The opening notes to The Subways’ 2005 stunning debut album, Young For Eternity are those of a troubadouresque acoustic guitar. So, it shouldn’t come as a surprise that seven years (and three albums) later, Billy Lunn, the band’s singer/songwriter has decided to embark on an acoustic solo tour showcasing a stripped down (though not less exciting) version of The Subways’ fan favorites. It’s a nice coda to the recently wrapped tour in support of the band’s latest album Money And Celebrity but according to Billy, it’s also a good way to keep himself on his toes while writing album four.
Poking fun at himself for sporting a pale attempt at a “Movember stache”, Billy never stops smiling and interacting with his beloved fans while performing his set in the intimate space of the Brixton Jamm in London. He even invites two brave ladies on stage to sing the vocals of his missing band-mate Charlotte on two songs. And it’s obvious that the crowd is made of hard-core fans: they know every single word by heart and they’re charged enough for some jumping and screaming even if technically this isn’t a Subways’ gig with the typical infectious beats and riffs of post-grunge indie rock.
Tonight it’s just about a man with his acoustic guitar and his powerful voice gifting his audience with a special treat. In spite of the venue’s ridiculous curfew that allots him a mere half hour, Billy manages to squeeze in 11 songs, traveling back and forth throughout the band’s discography and he’s even able to include an extremely well executed cover of Oasis’ Supersonic. He tells how he first heard it on the radio when he was in the car with his mom and how that song made him want to learn guitar. This talented performer wears his heart on his sleeve and doesn’t shy away from revealing more endearing anecdotes when introducing his tunes. We learn that Mary is about his beloved mother and that his beautiful wife is the muse behind Kiss Kiss Bang Bang, whereas a dear friend who had just lost his job was the inspiration for We Don’t Need Money.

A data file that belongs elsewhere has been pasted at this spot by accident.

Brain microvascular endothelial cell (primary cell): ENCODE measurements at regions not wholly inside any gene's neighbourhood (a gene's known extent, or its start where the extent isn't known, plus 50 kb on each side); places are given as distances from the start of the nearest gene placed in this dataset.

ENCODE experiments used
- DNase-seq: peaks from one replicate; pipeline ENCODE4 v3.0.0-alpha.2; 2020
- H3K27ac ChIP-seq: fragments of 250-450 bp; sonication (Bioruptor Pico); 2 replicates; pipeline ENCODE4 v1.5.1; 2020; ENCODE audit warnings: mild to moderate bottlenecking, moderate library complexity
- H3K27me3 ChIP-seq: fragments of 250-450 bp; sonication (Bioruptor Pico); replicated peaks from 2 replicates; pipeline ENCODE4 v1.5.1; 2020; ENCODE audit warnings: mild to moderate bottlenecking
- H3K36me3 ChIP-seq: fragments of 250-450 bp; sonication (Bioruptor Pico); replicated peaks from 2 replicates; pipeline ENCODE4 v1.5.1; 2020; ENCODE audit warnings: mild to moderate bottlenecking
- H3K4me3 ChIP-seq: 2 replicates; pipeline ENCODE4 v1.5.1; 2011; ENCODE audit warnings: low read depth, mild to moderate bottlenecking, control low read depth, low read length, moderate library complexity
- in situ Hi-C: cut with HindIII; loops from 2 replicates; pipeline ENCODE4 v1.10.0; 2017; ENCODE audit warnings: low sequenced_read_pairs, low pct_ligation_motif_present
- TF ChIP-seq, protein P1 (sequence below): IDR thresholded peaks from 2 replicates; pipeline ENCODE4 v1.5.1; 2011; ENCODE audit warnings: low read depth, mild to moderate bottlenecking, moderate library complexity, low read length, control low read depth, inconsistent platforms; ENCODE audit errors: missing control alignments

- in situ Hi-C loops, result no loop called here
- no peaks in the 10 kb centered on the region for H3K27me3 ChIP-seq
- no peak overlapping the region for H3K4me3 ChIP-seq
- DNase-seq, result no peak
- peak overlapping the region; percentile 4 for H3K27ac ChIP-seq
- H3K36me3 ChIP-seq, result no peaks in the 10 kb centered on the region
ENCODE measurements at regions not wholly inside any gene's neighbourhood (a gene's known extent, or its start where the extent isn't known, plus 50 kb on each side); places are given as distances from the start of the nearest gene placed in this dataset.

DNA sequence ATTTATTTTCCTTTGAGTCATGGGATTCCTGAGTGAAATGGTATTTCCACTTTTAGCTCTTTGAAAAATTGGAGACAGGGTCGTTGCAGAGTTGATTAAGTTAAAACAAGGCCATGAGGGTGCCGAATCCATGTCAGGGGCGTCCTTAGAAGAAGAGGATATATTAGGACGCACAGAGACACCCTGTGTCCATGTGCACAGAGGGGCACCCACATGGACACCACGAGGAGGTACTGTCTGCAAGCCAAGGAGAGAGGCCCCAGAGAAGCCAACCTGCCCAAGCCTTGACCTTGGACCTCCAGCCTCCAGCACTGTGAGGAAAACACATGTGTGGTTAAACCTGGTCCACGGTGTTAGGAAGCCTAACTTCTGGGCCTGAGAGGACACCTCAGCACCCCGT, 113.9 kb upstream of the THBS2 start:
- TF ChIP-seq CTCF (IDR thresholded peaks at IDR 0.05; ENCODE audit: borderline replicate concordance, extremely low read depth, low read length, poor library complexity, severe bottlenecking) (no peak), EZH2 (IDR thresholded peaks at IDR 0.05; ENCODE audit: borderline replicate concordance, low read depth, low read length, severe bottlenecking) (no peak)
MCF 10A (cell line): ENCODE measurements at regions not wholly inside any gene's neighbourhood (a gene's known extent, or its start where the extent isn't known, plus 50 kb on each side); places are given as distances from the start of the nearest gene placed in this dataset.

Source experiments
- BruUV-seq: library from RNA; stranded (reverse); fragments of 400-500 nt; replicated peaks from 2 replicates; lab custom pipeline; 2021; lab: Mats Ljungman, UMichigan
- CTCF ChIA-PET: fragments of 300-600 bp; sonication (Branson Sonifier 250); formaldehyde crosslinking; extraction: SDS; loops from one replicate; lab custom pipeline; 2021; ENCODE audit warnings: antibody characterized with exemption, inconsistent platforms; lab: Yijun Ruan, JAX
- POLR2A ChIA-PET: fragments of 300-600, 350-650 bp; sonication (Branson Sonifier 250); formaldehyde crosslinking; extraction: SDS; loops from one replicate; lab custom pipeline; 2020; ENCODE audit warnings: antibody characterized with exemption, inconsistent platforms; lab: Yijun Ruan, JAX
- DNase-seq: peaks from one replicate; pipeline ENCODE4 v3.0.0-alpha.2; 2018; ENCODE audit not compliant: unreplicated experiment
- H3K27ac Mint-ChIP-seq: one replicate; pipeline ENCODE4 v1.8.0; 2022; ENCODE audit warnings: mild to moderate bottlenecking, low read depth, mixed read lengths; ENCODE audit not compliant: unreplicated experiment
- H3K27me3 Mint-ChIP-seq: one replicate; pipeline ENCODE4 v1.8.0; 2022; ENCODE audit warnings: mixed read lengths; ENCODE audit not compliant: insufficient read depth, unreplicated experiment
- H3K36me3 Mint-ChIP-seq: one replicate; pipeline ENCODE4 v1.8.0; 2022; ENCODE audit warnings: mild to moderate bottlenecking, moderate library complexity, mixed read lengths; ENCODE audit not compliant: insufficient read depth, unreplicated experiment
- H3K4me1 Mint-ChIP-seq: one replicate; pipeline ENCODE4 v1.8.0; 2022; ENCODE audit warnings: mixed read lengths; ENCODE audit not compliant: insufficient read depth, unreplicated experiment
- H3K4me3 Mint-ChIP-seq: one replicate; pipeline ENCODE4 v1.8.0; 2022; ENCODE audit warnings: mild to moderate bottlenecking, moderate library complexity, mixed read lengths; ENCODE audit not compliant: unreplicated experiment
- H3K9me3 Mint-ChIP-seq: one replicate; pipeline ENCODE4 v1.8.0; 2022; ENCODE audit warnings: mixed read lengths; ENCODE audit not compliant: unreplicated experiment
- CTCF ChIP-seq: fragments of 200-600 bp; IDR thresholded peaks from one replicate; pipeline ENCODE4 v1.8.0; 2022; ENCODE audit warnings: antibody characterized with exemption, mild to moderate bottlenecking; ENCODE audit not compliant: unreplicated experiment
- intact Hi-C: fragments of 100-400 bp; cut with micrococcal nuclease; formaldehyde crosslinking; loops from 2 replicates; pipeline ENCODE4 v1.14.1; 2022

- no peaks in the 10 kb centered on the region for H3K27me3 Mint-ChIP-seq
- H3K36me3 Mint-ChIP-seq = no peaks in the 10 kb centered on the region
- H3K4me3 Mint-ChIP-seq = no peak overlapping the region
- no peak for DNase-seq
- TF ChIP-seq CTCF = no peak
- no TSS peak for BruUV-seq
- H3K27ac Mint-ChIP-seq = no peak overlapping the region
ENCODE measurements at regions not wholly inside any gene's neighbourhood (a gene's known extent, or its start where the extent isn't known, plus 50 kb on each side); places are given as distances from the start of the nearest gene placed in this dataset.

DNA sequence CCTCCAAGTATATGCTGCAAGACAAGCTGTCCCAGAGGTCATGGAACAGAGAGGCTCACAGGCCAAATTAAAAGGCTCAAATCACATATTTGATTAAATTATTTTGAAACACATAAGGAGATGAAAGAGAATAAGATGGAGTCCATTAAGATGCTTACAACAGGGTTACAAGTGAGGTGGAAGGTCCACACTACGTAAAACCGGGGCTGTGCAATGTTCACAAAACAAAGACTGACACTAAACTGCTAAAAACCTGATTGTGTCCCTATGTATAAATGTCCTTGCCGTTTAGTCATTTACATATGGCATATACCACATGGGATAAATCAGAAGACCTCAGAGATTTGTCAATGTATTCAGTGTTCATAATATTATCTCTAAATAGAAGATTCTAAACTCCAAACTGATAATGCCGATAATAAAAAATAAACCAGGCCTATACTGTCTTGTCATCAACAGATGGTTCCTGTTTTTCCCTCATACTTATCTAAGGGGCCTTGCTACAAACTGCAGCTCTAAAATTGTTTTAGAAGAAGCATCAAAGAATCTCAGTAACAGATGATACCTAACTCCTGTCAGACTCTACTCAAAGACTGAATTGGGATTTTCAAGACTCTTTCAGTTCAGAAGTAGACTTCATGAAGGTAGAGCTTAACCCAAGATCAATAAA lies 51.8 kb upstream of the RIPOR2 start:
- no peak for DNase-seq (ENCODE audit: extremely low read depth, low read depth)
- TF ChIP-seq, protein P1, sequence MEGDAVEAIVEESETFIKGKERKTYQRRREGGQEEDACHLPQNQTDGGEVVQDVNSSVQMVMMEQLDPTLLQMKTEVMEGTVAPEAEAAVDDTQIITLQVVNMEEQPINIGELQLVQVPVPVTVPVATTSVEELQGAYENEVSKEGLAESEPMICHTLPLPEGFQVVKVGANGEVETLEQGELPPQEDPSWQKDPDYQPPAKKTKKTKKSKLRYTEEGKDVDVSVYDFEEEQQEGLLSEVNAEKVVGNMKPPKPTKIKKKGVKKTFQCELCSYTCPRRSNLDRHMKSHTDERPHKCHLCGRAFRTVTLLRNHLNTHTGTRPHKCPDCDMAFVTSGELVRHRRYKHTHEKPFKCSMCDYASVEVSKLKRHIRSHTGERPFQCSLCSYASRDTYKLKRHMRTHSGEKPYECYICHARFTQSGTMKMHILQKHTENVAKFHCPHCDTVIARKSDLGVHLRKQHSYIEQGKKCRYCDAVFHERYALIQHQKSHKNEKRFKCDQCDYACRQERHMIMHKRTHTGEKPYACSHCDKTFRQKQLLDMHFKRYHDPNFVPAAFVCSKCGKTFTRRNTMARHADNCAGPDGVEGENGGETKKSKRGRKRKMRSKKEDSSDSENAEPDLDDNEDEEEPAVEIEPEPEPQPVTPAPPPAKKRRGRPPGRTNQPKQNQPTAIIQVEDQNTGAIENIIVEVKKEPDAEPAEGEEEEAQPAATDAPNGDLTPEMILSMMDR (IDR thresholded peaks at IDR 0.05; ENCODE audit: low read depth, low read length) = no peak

The audience drinks it all in and can’t help but sing along every tune with Billy leading their chants on I Wanna Hear What You’ve Got To Say, Shake Shake and Oh Yeah. Even when he goes mellow with No Goodbyes or warms up the crowd with Alright as his opener, Billy has everyone at his feet. But it’s Rock And Roll Queen, one of the band’s signature tunes, to drive everyone crazy. In spite of playing it unplugged, Billy screams “be my little rock and roll queen” as if he was shirtless and ready to dive as he’s accustomed to do at any regular Subways gig.
The upbeat At 1 AM wraps up the night in style and once off stage, Billy hangs out with his fans. He’s simply a genuine human being and I had the pleasure of experiencing it first hand. He gets me a drink, takes pictures with me and we chat about when I first saw The Subways while I was living in LA. He asks me to keep in touch and says he will hook me up for The Subways’ next tour. He’s the living proof that being a superstar doesn’t mean performing in sold out arenas and selling billions of copies. What really matters is the passion for the craft of music and human empathy. Trust me: Billy Lunn has plenty of both to offer.